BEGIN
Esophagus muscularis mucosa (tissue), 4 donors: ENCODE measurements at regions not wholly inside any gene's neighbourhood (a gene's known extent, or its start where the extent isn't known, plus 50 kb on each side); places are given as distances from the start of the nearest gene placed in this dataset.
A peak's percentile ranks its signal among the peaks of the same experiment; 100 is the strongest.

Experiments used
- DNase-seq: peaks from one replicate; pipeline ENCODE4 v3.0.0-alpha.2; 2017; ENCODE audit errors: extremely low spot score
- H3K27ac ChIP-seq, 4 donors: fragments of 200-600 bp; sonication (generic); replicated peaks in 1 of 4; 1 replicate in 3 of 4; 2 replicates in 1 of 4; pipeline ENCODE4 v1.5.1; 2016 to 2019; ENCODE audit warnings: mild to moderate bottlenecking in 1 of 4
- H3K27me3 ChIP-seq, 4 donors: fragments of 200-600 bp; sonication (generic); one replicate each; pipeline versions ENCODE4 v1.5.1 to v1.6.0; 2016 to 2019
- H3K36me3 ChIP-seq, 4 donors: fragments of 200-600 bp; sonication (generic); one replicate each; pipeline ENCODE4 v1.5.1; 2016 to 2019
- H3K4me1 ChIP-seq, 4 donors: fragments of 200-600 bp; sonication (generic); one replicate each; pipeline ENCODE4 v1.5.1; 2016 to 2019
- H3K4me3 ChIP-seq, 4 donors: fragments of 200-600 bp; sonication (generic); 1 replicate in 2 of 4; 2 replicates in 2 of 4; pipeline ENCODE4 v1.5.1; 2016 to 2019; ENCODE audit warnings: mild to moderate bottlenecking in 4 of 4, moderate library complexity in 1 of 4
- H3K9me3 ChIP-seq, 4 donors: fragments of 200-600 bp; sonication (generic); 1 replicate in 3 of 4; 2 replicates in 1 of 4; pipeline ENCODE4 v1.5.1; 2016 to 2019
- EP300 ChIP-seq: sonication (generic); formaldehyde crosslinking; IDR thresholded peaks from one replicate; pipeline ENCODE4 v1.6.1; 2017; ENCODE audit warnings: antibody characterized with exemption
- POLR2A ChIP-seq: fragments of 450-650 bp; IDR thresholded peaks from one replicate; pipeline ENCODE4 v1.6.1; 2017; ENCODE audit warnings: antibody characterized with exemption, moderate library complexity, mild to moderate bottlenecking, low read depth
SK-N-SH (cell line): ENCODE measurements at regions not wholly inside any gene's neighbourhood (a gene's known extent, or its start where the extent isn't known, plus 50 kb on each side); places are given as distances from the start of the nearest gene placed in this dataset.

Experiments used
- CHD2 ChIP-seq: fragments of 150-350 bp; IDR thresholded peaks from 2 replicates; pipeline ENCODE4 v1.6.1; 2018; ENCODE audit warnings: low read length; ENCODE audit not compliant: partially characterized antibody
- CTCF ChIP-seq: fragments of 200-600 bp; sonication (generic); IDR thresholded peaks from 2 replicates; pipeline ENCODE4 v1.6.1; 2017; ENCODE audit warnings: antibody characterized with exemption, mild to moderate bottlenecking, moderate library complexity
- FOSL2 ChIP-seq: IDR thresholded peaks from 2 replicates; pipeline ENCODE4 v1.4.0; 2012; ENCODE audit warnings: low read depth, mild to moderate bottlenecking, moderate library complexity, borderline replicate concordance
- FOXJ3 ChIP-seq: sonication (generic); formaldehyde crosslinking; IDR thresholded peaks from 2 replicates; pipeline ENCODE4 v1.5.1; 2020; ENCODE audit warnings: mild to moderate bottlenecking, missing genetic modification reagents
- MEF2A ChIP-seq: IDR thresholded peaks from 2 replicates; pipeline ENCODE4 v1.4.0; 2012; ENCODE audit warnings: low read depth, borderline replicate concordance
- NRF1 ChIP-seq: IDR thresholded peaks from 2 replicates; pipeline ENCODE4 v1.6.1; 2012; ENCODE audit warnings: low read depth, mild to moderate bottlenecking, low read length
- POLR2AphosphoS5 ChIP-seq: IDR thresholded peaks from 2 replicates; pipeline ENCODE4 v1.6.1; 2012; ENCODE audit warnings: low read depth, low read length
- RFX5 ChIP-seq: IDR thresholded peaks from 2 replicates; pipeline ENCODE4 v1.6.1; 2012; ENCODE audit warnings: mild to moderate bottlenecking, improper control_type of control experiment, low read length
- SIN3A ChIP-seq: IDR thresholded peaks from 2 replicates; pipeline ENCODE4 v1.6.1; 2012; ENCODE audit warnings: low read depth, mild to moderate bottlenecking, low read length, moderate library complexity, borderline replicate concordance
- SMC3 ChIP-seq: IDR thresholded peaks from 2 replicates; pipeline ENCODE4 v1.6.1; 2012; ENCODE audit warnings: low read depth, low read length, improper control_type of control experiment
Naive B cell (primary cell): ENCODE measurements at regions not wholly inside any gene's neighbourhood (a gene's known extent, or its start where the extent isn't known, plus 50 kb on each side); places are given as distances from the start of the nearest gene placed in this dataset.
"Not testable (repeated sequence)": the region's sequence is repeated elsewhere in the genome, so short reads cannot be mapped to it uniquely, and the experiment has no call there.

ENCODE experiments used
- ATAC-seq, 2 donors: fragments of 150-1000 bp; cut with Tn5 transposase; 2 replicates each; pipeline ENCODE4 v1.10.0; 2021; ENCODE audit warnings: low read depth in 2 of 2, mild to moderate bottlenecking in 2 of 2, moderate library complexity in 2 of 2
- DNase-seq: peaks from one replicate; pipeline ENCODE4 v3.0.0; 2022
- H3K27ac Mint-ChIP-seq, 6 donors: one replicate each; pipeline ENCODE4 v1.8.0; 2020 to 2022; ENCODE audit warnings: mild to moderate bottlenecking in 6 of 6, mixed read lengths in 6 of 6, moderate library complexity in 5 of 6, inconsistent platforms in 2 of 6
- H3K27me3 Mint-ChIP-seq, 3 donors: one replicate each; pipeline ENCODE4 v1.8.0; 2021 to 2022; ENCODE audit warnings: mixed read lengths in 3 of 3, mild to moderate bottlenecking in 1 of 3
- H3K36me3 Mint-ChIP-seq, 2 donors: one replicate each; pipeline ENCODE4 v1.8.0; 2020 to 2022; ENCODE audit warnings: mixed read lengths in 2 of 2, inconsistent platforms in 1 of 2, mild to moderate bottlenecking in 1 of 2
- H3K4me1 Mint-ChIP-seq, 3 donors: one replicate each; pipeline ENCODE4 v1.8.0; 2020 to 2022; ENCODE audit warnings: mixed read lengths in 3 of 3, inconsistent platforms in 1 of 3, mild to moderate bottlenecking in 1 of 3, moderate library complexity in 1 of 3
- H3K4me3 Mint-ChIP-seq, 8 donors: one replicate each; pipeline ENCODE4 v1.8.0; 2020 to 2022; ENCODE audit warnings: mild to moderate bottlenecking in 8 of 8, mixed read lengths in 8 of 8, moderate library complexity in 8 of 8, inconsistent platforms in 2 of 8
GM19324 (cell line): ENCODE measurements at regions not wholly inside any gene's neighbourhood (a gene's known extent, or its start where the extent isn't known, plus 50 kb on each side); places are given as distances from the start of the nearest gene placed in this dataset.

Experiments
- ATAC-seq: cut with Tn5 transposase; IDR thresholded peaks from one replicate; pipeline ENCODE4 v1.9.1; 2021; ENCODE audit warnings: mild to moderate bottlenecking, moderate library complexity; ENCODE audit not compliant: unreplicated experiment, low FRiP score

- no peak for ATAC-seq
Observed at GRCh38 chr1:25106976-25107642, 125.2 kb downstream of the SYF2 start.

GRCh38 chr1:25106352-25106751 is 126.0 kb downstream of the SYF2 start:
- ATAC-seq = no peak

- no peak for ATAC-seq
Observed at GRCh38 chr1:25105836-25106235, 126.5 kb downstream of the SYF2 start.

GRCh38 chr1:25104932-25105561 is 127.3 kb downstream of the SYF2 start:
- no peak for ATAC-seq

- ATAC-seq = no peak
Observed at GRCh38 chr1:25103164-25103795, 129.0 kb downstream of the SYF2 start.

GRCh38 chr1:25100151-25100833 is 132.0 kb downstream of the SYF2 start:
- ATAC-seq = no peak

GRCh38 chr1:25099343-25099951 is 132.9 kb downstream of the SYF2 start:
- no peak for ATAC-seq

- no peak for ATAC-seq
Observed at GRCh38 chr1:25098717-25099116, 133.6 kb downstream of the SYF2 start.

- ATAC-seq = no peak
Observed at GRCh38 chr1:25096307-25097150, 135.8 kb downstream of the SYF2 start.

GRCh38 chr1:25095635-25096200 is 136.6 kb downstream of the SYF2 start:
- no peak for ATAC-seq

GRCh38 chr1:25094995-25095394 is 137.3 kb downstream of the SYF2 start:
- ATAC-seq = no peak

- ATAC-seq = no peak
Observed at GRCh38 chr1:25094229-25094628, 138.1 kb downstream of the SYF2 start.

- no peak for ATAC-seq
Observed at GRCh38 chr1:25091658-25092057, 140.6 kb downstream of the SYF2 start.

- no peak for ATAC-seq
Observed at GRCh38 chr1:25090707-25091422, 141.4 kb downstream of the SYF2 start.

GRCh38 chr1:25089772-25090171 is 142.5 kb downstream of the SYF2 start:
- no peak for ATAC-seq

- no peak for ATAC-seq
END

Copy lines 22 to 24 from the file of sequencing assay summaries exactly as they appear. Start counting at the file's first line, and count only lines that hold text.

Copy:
- RFX5 ChIP-seq: IDR thresholded peaks from 2 replicates; pipeline ENCODE4 v1.6.1; 2012; ENCODE audit warnings: mild to moderate bottlenecking, improper control_type of control experiment, low read length
- SIN3A ChIP-seq: IDR thresholded peaks from 2 replicates; pipeline ENCODE4 v1.6.1; 2012; ENCODE audit warnings: low read depth, mild to moderate bottlenecking, low read length, moderate library complexity, borderline replicate concordance
- SMC3 ChIP-seq: IDR thresholded peaks from 2 replicates; pipeline ENCODE4 v1.6.1; 2012; ENCODE audit warnings: low read depth, low read length, improper control_type of control experiment